nep-acc New Economics Papers
on Accounting and Auditing
Issue of 2011‒07‒02
seven papers chosen by
Alexander Harin
Modern University for the Humanities

  1. Capital income taxation incentives during economic downturns: re-thinking theory and evidence By Longobardi, Ernesto; Polito, Vito
  2. Impact of tax rate cut cum base broadening reforms on heterogeneous firms: Learning from the German tax reform 2008 By Finke, Katharina; Heckemeyer, Jost H.; Reister, Timo; Spengel, Christoph
  3. Deferred Taxation and Effective Tax Rates on Income from Capital in the United States, 2000-2010 By Polito, Vito
  4. Up or down? Capital income taxation in the United States and the United Kingdom By Polito, Vito
  5. Measuring the Value of Research: A Generational Accounting Approach By Robert Hofmeister
  6. A "Second Opinion" on the Economic Health of the American Middle Class By Richard V. Burkhauser; Jeff Larrimore; Kosali I. Simon
  7. Researches in a sistemic approach of intangible assets accounting By Popesc, Eleodor

  1. By: Longobardi, Ernesto; Polito, Vito (Cardiff Business School)
    Abstract: This paper studies the effectiveness of corporate tax incentives in reducing the effective tax rate (ETR) on income from capital to stimulate business investment during economic downturns. We focus on tax rate incentives (TRIs), such as corporate tax rate cuts, and tax base incentives (TBIs), such as increased capital allowances. The standard economic theory states that TRIs reduce the ETR by decreasing tax payments on corporate profits. TBIs instead reduce the ETR as they defer firms tax payments, in turn increasing the present value of dividend distribution. However, this theory does not consider that, in reality, firms face accounting constraints preventing any distribution of cash flows arising from TBIs. For this reason, the standard economic analysis overstates the benefit of any TBI relative to that of TRIs. The paper incorporates accounting constraints on dividend policy into the model for the computation of the ETR and employs the new model to recalculate ETRs in the US and in the UK during 1980-2010. The empirical results confirm that the benefit of TBIs is significantly overstated by the standard theory, and tax rate cuts are more effective in reducing the ETR. We show that this result holds regardless of the form of investment finance (retained earning, new equity and debt), the type capital asset (building and plant and machinery), the level of capital income taxation (corporate and shareholders), and the value of accounting depreciation relative to economic depreciation.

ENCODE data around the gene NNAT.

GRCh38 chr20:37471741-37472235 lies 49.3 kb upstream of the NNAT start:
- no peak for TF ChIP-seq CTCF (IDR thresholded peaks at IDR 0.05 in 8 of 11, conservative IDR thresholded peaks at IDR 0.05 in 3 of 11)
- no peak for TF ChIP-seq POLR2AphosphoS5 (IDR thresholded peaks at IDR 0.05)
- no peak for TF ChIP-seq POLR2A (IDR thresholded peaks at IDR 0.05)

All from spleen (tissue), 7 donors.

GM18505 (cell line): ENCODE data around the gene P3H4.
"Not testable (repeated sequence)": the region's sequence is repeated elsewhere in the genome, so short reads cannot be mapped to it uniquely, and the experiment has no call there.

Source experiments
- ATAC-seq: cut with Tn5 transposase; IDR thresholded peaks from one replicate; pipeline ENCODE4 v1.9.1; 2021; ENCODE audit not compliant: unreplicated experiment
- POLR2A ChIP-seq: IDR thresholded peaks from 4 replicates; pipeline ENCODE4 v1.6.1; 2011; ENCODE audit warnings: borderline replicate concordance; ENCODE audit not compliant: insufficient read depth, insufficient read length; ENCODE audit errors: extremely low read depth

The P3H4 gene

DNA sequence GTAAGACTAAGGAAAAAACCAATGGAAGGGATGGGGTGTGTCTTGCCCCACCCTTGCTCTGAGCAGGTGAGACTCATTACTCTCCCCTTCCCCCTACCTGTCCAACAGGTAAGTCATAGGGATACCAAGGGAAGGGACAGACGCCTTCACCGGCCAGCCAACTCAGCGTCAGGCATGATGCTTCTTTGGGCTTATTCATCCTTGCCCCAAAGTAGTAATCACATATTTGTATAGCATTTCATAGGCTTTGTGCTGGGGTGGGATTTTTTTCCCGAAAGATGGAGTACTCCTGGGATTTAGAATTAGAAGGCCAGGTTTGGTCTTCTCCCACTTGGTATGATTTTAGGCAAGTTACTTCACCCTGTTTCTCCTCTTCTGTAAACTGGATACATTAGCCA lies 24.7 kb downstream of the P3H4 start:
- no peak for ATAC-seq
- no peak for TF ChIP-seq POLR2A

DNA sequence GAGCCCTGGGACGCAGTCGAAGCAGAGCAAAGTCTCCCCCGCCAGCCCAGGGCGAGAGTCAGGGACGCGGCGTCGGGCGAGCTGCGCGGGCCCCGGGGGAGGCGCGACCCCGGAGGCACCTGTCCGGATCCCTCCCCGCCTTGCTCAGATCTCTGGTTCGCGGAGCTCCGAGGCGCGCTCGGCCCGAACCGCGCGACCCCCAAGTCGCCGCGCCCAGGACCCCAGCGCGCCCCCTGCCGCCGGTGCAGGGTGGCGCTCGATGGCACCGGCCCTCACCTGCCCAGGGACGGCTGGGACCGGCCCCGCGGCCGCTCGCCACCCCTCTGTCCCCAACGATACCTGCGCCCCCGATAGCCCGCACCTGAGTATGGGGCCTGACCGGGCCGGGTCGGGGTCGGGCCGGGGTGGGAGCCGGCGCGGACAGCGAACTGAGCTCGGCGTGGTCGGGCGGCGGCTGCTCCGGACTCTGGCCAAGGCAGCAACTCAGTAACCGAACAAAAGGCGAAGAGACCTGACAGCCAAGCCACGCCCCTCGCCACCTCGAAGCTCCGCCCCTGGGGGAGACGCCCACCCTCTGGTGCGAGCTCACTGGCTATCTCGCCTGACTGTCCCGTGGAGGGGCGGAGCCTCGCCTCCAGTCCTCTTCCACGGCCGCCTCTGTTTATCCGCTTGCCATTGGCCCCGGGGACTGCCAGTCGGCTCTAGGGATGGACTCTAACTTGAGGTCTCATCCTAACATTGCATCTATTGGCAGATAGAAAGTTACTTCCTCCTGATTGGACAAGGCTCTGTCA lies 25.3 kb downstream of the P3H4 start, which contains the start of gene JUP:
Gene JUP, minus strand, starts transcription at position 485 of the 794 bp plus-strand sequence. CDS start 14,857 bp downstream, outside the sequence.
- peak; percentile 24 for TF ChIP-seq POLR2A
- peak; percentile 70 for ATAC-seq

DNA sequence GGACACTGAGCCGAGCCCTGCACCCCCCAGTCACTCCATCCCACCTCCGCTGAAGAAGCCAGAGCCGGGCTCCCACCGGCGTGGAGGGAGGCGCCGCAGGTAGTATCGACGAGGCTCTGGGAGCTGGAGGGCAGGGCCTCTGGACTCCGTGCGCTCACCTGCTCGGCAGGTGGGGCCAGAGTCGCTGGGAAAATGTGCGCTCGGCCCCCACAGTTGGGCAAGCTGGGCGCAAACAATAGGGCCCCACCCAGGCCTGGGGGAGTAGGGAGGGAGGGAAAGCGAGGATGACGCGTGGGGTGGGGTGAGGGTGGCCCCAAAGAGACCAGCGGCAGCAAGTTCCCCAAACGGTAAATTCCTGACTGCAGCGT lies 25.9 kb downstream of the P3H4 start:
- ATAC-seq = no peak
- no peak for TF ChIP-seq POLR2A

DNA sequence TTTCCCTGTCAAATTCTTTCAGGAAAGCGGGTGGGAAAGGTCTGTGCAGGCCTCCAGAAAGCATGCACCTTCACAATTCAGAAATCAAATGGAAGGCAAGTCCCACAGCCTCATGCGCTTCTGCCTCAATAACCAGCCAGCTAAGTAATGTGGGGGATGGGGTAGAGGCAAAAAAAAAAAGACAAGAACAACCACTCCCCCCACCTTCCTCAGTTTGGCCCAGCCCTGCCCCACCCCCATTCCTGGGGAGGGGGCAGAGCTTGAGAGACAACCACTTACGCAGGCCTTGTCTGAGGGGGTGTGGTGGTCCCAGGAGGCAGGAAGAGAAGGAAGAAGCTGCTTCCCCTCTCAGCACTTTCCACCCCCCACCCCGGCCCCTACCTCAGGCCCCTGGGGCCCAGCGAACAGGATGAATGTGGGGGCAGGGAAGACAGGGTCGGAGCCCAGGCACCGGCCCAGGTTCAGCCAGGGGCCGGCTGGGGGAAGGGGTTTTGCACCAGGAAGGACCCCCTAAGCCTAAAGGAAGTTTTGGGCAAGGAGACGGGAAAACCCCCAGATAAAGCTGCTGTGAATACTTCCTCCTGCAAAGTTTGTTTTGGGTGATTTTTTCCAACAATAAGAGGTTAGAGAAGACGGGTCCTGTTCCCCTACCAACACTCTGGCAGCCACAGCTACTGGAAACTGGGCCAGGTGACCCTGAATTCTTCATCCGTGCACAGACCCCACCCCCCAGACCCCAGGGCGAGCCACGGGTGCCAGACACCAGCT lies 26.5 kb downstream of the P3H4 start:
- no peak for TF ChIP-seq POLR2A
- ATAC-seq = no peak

Keywords: Capital income taxation; dividend policy; effective marginal tax rates; financial constraints
    JEL: H3
    Date: 2011–06
  2. By: Finke, Katharina; Heckemeyer, Jost H.; Reister, Timo; Spengel, Christoph
    Abstract: The German corporate tax reform of 2008 has brought about important cuts in corporate tax rates, which were at the same time accompanied by significant changes in the determination of the tax base for both major German corporate taxes - corporate income tax and trade tax. The reform followed the distinct and internationally prevalent pattern of tax rate cut cum base broadening. Its implications are thus not unique to Germany. Especially in view of the current economic crisis, questions on the distribution of the tax burden among firms of different characteristics have arisen and still remain at the heart of the academic and political debate in Germany and other countries. In this paper we present a new corporate microsimulation model, ZEW TaxCoMM, which allows for the coherent micro-based analysis of revenue implications of tax reforms and the distribution of tax consequences among heterogeneous firms. The model processes firm-level financial accounting input data and derives the firm specific tax base and tax due endogenously in accordance with the tax code. To smooth out distortions between the sample and the population of German corporations, the sample is extrapolated on the basis of the corporate income tax statistic. The simulation results show inter alia that the average annual relief as measured by the average decline in the effective tax burden on cash flow amounts to 2.8 percentage points for large corporations and to 6 percentage points for small corporations. Furthermore, the results illustrate that firms with low profitability, high debt ratio and high capital intensity benefit least from the reform. As to tax revenues, the reform induced decrease amounts to 9.8 billion and the trade tax gains fiscally in importance. --
    Keywords: Tax reform,microsimulation,tax policy evaluation
    JEL: H25 H32 K34 C8
    Date: 2011
  3. By: Polito, Vito (Cardiff Business School)
    Abstract: The accounting and economic literature have long highlighted the potential implications of deferred taxation for tax policy analysis. This paper incorporates deferred taxation into the neoclassical investment model for the computation of the Effective Tax Rate (ETR) on business investment and revisits the empirical evidence on the evolution of ETRs in the United States over the last decade. The numerical results show that after including deferred taxation there is little differential in the ETRs across assets; ETRs in the 2000s have been essentially in line with statutory rates; and partial expensing had little effect on ETRs. These results hold whether investment is financed by equity or debt; profits are distributed to individual shareholders through dividends, interests or capital gains; and regardless of the differential between book and economic depreciation.